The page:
However, when various financial supervisory organizations were to be integrated in Great Britain at the time, other factors also affected the integrating process. There were several independent and separate self-regulatory organizations, one for each of the fragmented financial fields. At the time, the integration of fragmented financial markets deemed to be inevitable, and integrating these self-regulatory organizations was thought to be the catalyst for integration. And the informations were not considered to be exchanged smoothly among these separate and independent self-regulatory institutions so that merely integrating them would reduce the systemic risk of the financial markets substantially. However, Paul Volker who once served as the chairman of Federal Reserve Board had doubted the wisdom that the exchange of informations would be made more smoothly within the integrated supervisory organization than among the separated ones. Perhaps it might be the influence of Volker's opinion that the issue of integrating the financial supervisory organizations for the entire European Union under one roof has yet to be concluded.
But the establishment of an integrated financial supervisory organization in Korea was influenced more from the idea of Japan than that from Great Britain. Though liberalized from Japanese Rule, Korea inherited the Japanese style financial system in whole and the way in which they utilized financial institutions, including banks in the center, as fund procurement routes for economic development. Under such circumstances, it was more than natural that the influential power of the Ministry of Finance in Japan and that of the Ministry of Finance in Korea became second to none.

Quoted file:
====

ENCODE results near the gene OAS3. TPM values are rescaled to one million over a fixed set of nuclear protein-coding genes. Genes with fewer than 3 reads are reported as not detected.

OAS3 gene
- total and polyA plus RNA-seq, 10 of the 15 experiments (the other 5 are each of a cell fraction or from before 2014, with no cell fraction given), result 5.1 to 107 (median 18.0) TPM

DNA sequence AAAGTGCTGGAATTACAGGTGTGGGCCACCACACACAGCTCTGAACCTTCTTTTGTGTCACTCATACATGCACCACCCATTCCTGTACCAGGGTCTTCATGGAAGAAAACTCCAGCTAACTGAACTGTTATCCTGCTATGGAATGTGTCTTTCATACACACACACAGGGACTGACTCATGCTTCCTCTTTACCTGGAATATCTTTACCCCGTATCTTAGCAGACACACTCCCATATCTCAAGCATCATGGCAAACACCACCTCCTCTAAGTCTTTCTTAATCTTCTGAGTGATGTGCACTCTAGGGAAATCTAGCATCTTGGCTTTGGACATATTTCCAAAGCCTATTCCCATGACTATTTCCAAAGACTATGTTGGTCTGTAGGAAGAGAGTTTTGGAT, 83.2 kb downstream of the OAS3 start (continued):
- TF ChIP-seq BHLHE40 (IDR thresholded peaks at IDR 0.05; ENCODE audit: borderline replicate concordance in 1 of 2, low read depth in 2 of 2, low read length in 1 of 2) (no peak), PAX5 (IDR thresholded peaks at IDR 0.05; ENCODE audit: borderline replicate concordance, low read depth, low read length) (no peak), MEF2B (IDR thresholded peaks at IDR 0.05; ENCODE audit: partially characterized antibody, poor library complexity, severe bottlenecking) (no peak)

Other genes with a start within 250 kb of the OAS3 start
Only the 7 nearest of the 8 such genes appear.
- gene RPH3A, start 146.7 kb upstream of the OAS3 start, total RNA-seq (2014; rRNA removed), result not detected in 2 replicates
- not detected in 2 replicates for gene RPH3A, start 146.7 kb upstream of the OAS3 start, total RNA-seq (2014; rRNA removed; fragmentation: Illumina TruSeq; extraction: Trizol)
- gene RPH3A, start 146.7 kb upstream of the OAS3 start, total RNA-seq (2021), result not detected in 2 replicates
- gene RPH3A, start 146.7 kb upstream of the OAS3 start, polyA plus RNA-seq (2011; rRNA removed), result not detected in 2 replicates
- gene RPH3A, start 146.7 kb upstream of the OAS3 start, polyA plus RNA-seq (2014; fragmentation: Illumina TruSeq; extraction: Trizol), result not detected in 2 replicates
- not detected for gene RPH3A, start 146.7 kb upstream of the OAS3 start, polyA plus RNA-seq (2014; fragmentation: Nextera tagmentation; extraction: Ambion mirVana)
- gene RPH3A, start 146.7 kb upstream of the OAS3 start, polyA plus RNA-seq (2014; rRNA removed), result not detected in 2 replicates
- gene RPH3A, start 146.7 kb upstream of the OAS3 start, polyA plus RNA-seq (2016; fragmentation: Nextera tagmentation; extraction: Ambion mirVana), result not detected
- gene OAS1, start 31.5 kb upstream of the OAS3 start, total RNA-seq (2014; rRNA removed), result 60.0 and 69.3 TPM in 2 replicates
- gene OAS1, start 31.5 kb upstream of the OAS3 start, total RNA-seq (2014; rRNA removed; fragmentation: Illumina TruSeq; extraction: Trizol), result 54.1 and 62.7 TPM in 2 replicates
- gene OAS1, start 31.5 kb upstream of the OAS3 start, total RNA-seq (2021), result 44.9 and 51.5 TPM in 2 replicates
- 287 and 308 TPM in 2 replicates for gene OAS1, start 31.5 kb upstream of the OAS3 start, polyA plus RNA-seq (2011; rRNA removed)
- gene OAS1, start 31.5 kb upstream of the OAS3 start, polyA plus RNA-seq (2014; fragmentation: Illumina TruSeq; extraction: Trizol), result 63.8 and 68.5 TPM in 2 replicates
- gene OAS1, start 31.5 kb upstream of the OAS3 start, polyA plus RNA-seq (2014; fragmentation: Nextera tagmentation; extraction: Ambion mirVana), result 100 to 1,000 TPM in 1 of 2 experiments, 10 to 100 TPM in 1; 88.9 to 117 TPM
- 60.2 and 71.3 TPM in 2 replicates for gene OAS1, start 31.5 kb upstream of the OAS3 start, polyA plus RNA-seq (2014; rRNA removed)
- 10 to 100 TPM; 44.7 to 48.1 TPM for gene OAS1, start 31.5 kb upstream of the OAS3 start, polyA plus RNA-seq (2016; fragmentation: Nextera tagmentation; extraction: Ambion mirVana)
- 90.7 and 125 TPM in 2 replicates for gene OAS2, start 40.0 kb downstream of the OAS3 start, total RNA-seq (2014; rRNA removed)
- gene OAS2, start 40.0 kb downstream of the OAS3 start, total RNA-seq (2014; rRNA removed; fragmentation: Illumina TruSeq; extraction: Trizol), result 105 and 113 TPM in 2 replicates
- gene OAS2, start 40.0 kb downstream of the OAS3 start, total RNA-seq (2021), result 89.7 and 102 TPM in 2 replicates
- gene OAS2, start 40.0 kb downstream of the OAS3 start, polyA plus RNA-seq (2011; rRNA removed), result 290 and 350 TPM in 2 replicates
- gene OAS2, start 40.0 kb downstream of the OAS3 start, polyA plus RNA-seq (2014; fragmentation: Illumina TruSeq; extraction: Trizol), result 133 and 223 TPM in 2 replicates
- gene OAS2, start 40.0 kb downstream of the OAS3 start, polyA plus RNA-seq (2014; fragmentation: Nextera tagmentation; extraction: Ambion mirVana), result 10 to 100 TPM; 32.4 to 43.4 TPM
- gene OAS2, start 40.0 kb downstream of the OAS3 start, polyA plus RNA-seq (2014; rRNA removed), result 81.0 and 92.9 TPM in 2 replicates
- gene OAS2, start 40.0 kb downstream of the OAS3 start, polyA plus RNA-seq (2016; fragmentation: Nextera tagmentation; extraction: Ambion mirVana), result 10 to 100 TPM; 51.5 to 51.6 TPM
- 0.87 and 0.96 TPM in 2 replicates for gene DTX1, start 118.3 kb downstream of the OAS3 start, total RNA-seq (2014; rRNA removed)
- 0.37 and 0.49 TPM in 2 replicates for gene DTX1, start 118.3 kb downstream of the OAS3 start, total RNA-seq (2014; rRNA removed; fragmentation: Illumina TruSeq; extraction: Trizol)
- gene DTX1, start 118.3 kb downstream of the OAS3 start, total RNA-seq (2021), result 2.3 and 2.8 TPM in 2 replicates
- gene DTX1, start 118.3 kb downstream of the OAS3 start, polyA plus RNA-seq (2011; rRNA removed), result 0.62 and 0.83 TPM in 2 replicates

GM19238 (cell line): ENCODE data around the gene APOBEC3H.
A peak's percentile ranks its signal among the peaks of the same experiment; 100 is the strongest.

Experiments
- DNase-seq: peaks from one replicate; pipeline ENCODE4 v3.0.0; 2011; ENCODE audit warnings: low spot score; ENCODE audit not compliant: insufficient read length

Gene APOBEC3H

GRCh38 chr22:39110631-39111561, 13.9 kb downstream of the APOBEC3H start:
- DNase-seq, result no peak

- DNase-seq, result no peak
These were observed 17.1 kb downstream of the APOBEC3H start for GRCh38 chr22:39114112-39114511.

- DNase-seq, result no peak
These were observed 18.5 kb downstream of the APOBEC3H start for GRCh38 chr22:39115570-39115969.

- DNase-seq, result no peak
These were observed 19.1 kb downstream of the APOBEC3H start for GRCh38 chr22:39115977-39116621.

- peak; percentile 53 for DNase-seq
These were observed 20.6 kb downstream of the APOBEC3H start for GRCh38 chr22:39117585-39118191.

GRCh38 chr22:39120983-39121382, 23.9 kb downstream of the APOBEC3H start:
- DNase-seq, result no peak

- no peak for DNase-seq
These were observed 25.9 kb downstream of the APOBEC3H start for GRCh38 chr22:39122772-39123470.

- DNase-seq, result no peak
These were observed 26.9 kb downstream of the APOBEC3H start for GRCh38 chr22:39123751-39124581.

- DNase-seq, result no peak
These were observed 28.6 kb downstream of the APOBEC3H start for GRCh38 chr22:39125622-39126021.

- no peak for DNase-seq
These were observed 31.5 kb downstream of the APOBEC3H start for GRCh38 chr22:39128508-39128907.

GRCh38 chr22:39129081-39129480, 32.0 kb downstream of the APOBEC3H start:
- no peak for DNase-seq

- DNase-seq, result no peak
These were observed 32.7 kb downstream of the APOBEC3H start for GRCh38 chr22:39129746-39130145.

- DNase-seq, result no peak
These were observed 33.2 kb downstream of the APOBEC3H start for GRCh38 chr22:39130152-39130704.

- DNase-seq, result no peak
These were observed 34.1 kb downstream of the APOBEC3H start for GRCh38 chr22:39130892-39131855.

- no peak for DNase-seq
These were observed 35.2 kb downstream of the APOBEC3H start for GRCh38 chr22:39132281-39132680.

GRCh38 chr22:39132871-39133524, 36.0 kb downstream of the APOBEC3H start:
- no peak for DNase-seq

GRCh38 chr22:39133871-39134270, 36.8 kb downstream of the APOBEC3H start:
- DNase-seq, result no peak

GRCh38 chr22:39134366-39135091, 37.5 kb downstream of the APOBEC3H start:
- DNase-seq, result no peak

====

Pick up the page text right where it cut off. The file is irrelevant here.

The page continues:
Strangely enough, however, being in almost the same situations, Japan pursued in the direction of establishing the integrated supervisory organization to reduce the vast power of the Ministry of Finance, while Korea pursued in the direction of establishing the similar organization to take away the supervisory function from The Bank of Korea, the central bank. Therefore, in Korea, the Japanese style bureaucratic supervisory system was consolidated in the direction of strengthening the power of the Ministry of Finance (and Economy). But to minimize the resistance against the process of integration from the personnel of the existing supervisory institutions, they had to take over them as they were. For this reason, the final outcome of reorganization took a dualistic form, though maybe transitory, consisting of the Financial Supervisory Service as a private institution and the Financial Supervisory Commission as an agency of the government.
This background history of establishing the financial supervisory organization is very different from the original purpose of providing the financial supervisory function to the financial industry. When Great Britain established the integrated financial supervisory organization, it organized the supervisory organization as a genuinely private one, in order to conform with the original purpose of providing it, and made it the supreme purpose of the financial supervision to provide benefits to the businesses and consumers as the customers of the financial institutions. Therefore, in Great Britain, the supervisory organization has never intervened in the affairs of the business companies, unlike Korea's supervisory organization. As a financial supervisory institution, it has only observed whether banks would make right assessment of the corporate governance of business companies.